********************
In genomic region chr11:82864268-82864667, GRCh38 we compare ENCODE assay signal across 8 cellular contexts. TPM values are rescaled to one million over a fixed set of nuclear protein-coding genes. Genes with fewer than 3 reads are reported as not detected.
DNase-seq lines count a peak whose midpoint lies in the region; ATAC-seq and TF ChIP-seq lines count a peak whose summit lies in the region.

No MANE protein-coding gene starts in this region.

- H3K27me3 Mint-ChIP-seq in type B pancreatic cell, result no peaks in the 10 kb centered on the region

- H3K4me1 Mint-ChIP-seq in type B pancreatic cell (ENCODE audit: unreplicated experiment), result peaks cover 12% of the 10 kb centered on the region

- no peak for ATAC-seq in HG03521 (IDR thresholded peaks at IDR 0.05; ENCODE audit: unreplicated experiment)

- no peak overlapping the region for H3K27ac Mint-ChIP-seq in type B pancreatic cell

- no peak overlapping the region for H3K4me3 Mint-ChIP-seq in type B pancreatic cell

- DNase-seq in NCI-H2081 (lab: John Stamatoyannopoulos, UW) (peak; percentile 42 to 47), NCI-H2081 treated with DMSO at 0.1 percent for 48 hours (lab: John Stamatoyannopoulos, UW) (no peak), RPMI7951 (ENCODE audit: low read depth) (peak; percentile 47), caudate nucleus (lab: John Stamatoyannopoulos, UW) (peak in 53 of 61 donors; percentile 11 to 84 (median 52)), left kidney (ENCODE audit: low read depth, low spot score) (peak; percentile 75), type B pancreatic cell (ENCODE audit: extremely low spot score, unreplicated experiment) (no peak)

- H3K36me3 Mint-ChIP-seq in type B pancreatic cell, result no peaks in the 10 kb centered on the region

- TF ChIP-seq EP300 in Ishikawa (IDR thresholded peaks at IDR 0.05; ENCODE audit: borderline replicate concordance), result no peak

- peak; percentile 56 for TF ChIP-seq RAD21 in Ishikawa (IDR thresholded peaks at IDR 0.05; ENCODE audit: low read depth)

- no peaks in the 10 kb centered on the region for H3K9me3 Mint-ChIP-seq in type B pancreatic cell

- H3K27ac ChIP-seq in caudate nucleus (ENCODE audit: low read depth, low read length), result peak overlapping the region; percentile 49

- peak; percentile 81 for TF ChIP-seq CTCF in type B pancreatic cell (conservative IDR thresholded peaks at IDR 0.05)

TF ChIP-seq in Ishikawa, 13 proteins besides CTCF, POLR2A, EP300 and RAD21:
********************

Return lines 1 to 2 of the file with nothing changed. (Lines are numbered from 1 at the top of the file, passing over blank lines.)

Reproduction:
In genomic region chr11:82864268-82864667, GRCh38 we compare ENCODE assay signal across 8 cellular contexts. TPM values are rescaled to one million over a fixed set of nuclear protein-coding genes. Genes with fewer than 3 reads are reported as not detected.
DNase-seq lines count a peak whose midpoint lies in the region; ATAC-seq and TF ChIP-seq lines count a peak whose summit lies in the region.